NEW YORK -- The city's police unions are arguing they should be able to continue to appeal a federal judge's ruling that the New York Police Department's stop and frisk policy violated civil rights.
Lawyers for the unions were scheduled to appear before a panel of judges Wednesday at the 2nd U.S. Circuit Court of Appeals. A judge has already ruled the unions did not signal soon enough a wish to be included in the lawsuit. Union attorneys will argue before a panel of federal judges that they should be permitted to join the suit, CBS New York reported.
The stop and frisk case was heard last year in federal court. U.S. District Court Judge Shira Scheindlin ruled after a 10-week civil trial that the NYPD's stop, question and frisk policy sometimes discriminated against minorities. She ordered sweeping reforms to the policy, and installed a monitor to oversee the changes.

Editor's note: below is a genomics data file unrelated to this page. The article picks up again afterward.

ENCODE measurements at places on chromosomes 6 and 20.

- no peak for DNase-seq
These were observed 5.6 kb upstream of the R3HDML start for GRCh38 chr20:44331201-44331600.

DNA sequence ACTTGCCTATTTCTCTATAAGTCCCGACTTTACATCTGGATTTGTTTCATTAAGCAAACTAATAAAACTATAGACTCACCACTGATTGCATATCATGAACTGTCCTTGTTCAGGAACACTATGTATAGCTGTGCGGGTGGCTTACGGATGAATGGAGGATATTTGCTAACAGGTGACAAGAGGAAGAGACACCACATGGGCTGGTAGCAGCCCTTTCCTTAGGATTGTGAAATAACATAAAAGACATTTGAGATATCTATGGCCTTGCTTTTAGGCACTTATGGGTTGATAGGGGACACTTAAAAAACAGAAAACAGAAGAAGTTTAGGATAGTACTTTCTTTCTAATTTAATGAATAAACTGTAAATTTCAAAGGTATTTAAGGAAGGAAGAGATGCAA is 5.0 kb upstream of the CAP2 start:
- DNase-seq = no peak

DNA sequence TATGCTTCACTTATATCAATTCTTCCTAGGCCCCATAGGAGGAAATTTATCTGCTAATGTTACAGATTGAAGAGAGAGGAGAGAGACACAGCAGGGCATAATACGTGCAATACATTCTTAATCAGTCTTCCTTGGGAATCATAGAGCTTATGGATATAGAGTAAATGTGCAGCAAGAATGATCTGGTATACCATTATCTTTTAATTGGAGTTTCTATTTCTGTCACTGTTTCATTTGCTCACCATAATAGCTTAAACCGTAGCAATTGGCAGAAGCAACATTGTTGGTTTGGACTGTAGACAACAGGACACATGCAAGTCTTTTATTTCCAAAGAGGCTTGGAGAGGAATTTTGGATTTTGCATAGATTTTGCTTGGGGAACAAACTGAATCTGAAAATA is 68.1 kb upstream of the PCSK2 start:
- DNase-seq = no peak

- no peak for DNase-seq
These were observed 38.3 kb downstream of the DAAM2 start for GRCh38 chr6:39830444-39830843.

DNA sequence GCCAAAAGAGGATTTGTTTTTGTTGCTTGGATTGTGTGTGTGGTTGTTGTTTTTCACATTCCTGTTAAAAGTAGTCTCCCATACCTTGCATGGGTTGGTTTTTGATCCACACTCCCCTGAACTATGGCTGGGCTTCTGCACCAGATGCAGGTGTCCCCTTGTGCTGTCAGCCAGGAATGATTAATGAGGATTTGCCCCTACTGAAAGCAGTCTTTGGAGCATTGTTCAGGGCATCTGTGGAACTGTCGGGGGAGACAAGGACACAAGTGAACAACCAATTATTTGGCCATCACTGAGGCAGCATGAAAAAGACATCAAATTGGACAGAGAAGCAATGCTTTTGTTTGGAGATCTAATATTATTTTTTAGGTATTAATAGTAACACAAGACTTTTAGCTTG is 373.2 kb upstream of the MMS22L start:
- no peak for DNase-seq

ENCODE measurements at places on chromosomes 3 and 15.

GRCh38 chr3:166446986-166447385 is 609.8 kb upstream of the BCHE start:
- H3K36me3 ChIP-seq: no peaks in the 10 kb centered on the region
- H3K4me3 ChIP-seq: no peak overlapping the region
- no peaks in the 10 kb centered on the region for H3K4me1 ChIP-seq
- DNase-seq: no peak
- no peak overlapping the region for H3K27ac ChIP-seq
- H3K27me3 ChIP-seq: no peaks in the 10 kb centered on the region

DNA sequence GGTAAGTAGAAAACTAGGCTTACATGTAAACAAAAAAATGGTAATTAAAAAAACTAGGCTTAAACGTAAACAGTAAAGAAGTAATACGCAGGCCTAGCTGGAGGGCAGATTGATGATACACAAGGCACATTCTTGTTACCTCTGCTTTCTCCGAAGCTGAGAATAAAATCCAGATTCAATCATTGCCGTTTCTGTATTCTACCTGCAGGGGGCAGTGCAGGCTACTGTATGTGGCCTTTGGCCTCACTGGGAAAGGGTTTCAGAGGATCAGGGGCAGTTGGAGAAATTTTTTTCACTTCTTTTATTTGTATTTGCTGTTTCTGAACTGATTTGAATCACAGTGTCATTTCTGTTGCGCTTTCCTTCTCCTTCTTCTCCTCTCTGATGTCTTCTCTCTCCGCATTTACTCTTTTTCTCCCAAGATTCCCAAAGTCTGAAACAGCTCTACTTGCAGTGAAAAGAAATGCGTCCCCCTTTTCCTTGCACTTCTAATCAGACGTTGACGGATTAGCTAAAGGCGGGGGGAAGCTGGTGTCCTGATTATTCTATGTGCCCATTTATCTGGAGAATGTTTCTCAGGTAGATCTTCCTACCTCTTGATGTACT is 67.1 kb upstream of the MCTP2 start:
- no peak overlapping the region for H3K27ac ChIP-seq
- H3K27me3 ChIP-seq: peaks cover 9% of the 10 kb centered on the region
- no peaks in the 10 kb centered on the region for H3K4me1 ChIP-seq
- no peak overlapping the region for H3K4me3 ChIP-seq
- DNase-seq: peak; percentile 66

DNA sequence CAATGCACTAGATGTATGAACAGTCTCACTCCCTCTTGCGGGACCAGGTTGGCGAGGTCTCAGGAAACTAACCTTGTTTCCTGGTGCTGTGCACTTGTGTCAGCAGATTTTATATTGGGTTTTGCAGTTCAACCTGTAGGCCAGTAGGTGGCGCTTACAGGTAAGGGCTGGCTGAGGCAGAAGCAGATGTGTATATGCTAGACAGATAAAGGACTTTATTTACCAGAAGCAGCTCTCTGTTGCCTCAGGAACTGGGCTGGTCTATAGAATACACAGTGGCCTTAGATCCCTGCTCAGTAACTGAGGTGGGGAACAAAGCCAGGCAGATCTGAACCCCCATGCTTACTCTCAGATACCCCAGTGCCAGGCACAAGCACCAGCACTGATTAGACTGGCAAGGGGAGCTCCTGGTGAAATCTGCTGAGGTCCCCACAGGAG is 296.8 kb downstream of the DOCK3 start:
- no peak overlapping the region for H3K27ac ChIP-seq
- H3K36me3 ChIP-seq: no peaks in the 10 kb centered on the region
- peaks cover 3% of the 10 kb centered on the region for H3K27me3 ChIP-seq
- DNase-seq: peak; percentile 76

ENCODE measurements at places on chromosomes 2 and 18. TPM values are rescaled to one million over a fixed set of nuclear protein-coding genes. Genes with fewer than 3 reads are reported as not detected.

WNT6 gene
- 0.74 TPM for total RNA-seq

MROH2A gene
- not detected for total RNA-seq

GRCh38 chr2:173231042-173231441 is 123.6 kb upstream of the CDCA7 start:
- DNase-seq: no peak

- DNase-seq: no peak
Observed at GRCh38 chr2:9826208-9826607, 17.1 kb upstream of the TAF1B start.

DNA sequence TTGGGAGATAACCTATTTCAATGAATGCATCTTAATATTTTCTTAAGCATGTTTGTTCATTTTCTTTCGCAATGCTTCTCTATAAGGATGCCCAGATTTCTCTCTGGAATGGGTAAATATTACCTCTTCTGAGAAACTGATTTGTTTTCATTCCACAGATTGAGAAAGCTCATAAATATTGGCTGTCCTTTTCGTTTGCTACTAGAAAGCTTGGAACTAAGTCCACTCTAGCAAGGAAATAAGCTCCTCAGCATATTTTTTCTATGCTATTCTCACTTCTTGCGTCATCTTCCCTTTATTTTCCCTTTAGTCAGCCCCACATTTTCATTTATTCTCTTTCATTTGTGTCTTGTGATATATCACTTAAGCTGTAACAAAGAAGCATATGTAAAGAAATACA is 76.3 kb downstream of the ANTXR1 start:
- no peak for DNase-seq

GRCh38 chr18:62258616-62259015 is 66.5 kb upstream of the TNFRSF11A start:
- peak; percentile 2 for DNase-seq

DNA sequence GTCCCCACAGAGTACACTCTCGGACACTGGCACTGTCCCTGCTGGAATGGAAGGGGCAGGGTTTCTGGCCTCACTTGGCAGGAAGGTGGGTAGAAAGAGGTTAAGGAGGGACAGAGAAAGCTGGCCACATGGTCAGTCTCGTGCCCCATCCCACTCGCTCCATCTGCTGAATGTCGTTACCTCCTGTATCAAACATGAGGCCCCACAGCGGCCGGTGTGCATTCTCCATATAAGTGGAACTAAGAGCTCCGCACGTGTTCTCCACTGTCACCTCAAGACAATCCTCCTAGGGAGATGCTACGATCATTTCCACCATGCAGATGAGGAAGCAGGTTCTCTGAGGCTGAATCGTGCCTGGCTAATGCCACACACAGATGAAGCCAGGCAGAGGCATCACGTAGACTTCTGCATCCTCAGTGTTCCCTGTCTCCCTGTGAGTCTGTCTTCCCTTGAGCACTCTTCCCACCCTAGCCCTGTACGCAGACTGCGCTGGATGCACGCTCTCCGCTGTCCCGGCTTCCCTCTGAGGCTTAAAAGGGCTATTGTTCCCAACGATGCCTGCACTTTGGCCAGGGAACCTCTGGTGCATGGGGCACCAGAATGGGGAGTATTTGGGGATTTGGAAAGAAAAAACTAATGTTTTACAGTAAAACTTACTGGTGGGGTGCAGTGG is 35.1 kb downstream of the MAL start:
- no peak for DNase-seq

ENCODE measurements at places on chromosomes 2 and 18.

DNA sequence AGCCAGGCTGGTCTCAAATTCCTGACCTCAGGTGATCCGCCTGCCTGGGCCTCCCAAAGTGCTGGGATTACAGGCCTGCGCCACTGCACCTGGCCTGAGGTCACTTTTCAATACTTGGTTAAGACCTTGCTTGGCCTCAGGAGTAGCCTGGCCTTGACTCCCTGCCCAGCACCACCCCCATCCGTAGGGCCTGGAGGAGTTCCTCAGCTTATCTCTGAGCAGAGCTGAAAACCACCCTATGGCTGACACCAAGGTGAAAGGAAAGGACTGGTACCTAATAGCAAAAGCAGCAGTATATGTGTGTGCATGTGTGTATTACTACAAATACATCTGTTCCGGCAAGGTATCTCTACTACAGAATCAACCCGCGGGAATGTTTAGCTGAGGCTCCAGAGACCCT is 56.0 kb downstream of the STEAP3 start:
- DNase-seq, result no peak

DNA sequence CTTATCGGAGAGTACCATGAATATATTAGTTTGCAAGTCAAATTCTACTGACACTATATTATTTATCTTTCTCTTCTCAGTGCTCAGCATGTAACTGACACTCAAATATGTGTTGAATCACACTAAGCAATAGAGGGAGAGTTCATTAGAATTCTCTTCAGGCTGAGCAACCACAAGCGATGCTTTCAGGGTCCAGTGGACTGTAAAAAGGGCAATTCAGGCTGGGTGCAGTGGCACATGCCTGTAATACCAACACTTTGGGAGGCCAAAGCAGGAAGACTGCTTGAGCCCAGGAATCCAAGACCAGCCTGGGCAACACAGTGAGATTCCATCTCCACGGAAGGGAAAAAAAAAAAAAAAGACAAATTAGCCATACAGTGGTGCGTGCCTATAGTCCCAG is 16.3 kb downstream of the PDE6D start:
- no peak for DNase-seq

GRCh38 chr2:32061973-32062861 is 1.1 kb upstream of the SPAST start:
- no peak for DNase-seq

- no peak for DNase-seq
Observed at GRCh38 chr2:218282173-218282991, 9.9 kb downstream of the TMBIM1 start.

The Bloomberg administration appealed the decision, but the de Blasio administration dropped the appeal when the new mayor came into office this year. The police unions are trying to take over the appeal.
Meanwhile, the New York Police Department has already started implementing some of the suggestions made in the ruling on its own. For example, a pilot program of body-worn cameras is being developed in five precincts, and the form officers fill out to record a stop and frisk was being revised.
Since before the trial, streets stops have been on decline from a high of more than 685,000 in 2011. In the first half of this year there have only been 27,527 stops. In two of the precincts that recorded the most stops, the 75th Precinct and 73rd Precinct, both in Brooklyn, there have only been 126 stops, compared to 10,540 in 2011.